Friday, July 5, 2013

Tertullian on ΙΣ as the איש in Genesis 32

Listen carefully to the argument of Tertullian in Against Praxeas - Jesus is the ish in Genesis 32:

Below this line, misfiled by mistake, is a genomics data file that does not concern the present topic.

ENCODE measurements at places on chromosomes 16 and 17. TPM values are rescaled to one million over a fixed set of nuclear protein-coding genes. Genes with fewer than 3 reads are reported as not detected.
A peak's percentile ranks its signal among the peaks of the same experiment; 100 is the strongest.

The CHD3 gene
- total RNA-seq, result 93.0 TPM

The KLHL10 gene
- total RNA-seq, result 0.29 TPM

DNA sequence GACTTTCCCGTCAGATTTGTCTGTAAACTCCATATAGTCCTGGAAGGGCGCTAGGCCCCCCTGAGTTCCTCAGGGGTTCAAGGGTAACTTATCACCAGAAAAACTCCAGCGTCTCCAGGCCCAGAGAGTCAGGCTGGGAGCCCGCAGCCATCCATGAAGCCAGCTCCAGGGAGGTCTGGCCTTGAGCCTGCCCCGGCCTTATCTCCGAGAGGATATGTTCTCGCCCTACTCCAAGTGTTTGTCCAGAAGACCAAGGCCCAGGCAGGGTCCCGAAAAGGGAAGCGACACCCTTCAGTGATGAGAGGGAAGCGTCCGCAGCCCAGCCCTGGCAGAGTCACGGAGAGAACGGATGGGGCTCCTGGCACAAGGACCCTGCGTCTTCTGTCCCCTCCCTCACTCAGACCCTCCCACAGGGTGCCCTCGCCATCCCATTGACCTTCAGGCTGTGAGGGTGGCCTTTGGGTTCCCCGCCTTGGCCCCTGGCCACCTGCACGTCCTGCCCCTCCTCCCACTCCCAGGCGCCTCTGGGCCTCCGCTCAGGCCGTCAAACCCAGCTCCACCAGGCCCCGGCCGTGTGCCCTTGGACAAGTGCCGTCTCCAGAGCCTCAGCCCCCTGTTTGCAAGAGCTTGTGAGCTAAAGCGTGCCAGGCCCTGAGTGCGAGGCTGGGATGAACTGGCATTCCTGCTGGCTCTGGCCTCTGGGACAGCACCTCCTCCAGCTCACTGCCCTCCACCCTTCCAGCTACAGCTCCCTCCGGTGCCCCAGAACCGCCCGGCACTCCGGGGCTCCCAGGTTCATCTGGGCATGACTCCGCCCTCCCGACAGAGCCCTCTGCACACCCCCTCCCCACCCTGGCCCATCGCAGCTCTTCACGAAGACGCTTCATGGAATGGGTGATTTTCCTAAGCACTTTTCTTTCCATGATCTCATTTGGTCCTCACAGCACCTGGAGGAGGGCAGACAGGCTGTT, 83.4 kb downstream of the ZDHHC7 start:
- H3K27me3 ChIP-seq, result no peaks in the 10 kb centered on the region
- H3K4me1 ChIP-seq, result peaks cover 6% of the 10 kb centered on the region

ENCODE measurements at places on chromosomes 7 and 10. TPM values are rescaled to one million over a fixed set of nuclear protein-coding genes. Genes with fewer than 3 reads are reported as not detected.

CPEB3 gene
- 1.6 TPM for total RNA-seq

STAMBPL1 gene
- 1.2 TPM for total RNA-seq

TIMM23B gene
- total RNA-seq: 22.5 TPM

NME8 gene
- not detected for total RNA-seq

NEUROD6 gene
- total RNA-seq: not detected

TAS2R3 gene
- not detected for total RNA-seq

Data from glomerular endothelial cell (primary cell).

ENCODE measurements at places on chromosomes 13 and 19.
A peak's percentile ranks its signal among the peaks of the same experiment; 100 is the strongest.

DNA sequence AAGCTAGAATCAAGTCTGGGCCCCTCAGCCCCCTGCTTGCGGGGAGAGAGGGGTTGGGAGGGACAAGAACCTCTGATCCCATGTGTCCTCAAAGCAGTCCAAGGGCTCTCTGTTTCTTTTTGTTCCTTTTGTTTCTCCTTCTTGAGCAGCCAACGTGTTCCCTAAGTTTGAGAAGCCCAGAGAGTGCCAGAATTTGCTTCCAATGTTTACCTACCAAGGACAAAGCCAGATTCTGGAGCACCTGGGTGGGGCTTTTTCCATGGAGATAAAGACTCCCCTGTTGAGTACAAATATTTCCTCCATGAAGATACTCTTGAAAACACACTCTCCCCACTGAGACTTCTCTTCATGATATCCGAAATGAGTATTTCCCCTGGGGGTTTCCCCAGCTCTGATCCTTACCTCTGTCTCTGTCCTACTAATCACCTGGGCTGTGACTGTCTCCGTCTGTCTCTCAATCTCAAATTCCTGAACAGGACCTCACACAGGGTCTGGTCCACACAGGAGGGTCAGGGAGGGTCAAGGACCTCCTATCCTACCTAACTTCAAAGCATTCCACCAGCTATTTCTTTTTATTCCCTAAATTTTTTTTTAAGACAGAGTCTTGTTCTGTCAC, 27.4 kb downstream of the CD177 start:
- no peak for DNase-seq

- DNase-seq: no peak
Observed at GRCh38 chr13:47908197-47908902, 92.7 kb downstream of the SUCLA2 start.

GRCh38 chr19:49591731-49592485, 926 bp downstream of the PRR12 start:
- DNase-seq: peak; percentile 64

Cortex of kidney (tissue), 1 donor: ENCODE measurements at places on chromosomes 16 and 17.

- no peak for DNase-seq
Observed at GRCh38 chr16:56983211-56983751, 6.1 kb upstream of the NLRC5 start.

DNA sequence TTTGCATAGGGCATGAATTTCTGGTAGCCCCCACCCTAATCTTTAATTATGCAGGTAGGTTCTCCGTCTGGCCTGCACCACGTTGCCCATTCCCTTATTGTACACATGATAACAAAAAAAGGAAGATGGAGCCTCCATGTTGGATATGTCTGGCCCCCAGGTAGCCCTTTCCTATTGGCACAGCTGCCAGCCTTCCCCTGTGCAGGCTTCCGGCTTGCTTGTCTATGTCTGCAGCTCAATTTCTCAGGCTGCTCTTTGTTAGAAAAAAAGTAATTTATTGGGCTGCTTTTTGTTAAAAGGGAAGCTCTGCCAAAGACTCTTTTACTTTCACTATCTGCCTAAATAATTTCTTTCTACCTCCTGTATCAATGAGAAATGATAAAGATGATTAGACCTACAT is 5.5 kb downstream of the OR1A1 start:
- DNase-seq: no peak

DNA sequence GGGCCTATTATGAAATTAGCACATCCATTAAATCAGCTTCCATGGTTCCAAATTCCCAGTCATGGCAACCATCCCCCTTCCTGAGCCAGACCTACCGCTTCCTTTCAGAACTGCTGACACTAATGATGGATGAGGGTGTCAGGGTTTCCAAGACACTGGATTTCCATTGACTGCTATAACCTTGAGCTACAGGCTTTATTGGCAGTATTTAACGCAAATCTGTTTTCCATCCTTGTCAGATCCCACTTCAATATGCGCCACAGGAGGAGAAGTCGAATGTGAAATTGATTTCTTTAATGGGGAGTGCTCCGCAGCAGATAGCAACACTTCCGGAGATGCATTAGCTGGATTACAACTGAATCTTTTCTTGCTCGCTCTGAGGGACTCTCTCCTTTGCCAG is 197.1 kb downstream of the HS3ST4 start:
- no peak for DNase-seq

Once more, we have the support, in our vindication of the duality of the Father and the Son, of that rule which has defined God as invisible. For when Moses in Egypt had expressed a desire for the sight of God, saying, If therefore I have found grace in thy sight shew thyself to me that I may knowledgeably see thee, said, Thou canst not see my face, for a man will not see my . face and live - that is, he who, sees it will die. For we find that God was seen, even by many, yet that none of those who had seen him died-that God was seen, of course, according to men's capacity, not according to the fulness of his divinity. For patriarchs are related to have seen God, as Abraham and Jacob, and prophets, as Isaiah, as Ezekiel, yet they did not die. Therefore they either ought to have died, if they had seen him - for no man will see God and live: or, if they saw God and did not die, the scripture says falsely that God said, If a man sees my face he shall not live 2: or else the scripture speaks falsely when it alleges that God was seen. So then it will be another who was seen, for it is impossible for the same one who was seen, to be characterised as invisible: and it will follow that we must understand the Father as invisible because of the fulness of his majesty, but must acknow- ledge the Son as visible because of the enumeration of his deriva- tion, just as we may not look upon the sun in respect of the total of its substance which is in the sky, though we can with our eyes bear its beam because of the moderation of the assignment which from thence reaches out to the earth. Here one of our adversaries will wish to contend that the Son also is invisible as Word and as Spirit, and, maintaining that the Father and the Son are in like case, to affirm rather that Father and Son are one and the same. But we have deposed that the scripture, by its distinguishing of visible and invisible, advocates a difference. For they also add this to their quibbling, that if on that occasion it was the Son speaking to Moses he pronounced his own face visible to no man, because of course he was the invisible Father himself under the name of Son. And consequently they wish the visible one and the invisible one to be taken as identical, in the same way as they wish Father and Son identical, because also a little earlier, before he refused Moses the sight of his face, it is written that the Lord spake to Moses face to face as a man speaks to his friend, 4 and furthermore that Jacob says, I have seen the Lord face to face: consequently the same one is visible and invisible: and because the same one has both attributes, therefore also the invisible Father is himself visible, as being also Son. As though the explanation of the scripture which we offer did not, leaving the Father out of question, befit the Son in his own visibility. For we say that the Son also on his own account is, as Word and Spirit, invisible even now by the quality of his substance; but that he was visible before the incarnation in the manner in which he says to Aaron and Miriam, Although there be a prophet among you, I shall become known to him in a vision and shall speak to him in a dream; not as with my servant Moses shall I speak to him mouth to mouth in manifestation 1 - that is, in truth - and not in an enigma - that is, not in imagination: as also says the apostle, Now we see as in a mirror in an enigma, but then face to face. Therefore since for Moses he reserves for the future the sight of himself and conversation with himself face to face (for this was fulfilled afterwards when he withdrew into a mountain, as we read in the Gospel that Moses was seen talking with him), it is clear that always aforetime God - that is, the Son of God - was seen in a mirror and an enigma and a vision and a dream, both by prophets and patriarchs and Moses himself till that time: and if perchance the Lord did speak in visual presence, yet a man would not see his face as he really is, but only perchance in a mirror and in an enigma. Lastly, if the Lord spoke to Moses in such sort that Moses knew his face from near to, why does he immediately at the same moment ask to see his face, which if he had seen he would not ask to see? Equally, why does the Lord deny that his face can be seen, though he had let him see it, if indeed he had let him see it? Or what face of God is that, the sight of which is refused? If there was which was seen - I have seen, says Jacob, God face to face and my life is preserved - there must be another face which slays if it is seen. Or is it that the Son indeed was seen - albeit in face, yet even this in a vision and a dream and a mirror and an enigma, because Word and Spirit cannot be seen except in imaginary aspect - yet by his face he means the invisible Father? For who is the Father? Shall he be the Son's face, on account of the authority which he obtains as, begotten of the Father? For is it not of some greater personage that it befits one to say, "That man is my face", or "He gives me face" ? [Against Praxeas 14]

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